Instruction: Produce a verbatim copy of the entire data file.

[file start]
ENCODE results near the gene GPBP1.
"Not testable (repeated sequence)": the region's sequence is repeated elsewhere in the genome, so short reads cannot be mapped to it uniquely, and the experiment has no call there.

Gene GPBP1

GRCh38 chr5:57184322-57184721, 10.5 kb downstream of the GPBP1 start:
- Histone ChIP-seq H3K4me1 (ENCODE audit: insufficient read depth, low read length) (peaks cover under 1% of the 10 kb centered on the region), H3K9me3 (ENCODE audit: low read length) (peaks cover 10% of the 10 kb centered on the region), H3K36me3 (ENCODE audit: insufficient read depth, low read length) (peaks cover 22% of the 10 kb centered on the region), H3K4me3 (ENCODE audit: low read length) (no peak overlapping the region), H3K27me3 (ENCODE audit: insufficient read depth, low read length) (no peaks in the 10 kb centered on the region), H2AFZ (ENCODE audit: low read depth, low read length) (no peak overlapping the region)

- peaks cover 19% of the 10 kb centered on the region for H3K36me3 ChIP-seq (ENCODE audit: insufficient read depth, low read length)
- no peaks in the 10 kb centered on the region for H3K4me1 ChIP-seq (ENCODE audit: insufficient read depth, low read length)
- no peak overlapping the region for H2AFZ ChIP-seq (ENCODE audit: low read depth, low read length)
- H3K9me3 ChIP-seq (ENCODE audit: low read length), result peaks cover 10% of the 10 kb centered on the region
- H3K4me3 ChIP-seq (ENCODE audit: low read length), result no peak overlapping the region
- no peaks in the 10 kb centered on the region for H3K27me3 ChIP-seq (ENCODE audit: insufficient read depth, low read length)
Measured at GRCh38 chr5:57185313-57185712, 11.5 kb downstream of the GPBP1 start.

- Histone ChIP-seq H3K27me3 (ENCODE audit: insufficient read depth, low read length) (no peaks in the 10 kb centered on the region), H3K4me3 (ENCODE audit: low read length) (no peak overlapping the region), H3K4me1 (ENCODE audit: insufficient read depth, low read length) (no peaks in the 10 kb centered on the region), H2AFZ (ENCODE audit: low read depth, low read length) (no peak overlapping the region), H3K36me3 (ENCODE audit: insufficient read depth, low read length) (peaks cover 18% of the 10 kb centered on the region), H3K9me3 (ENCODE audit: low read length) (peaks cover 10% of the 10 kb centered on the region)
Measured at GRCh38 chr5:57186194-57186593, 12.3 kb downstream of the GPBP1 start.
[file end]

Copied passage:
ENCODE results near the gene GPBP1.
"Not testable (repeated sequence)": the region's sequence is repeated elsewhere in the genome, so short reads cannot be mapped to it uniquely, and the experiment has no call there.

Gene GPBP1

GRCh38 chr5:57184322-57184721, 10.5 kb downstream of the GPBP1 start:
- Histone ChIP-seq H3K4me1 (ENCODE audit: insufficient read depth, low read length) (peaks cover under 1% of the 10 kb centered on the region), H3K9me3 (ENCODE audit: low read length) (peaks cover 10% of the 10 kb centered on the region), H3K36me3 (ENCODE audit: insufficient read depth, low read length) (peaks cover 22% of the 10 kb centered on the region), H3K4me3 (ENCODE audit: low read length) (no peak overlapping the region), H3K27me3 (ENCODE audit: insufficient read depth, low read length) (no peaks in the 10 kb centered on the region), H2AFZ (ENCODE audit: low read depth, low read length) (no peak overlapping the region)

- peaks cover 19% of the 10 kb centered on the region for H3K36me3 ChIP-seq (ENCODE audit: insufficient read depth, low read length)
- no peaks in the 10 kb centered on the region for H3K4me1 ChIP-seq (ENCODE audit: insufficient read depth, low read length)
- no peak overlapping the region for H2AFZ ChIP-seq (ENCODE audit: low read depth, low read length)
- H3K9me3 ChIP-seq (ENCODE audit: low read length), result peaks cover 10% of the 10 kb centered on the region
- H3K4me3 ChIP-seq (ENCODE audit: low read length), result no peak overlapping the region
- no peaks in the 10 kb centered on the region for H3K27me3 ChIP-seq (ENCODE audit: insufficient read depth, low read length)
Measured at GRCh38 chr5:57185313-57185712, 11.5 kb downstream of the GPBP1 start.

- Histone ChIP-seq H3K27me3 (ENCODE audit: insufficient read depth, low read length) (no peaks in the 10 kb centered on the region), H3K4me3 (ENCODE audit: low read length) (no peak overlapping the region), H3K4me1 (ENCODE audit: insufficient read depth, low read length) (no peaks in the 10 kb centered on the region), H2AFZ (ENCODE audit: low read depth, low read length) (no peak overlapping the region), H3K36me3 (ENCODE audit: insufficient read depth, low read length) (peaks cover 18% of the 10 kb centered on the region), H3K9me3 (ENCODE audit: low read length) (peaks cover 10% of the 10 kb centered on the region)
Measured at GRCh38 chr5:57186194-57186593, 12.3 kb downstream of the GPBP1 start.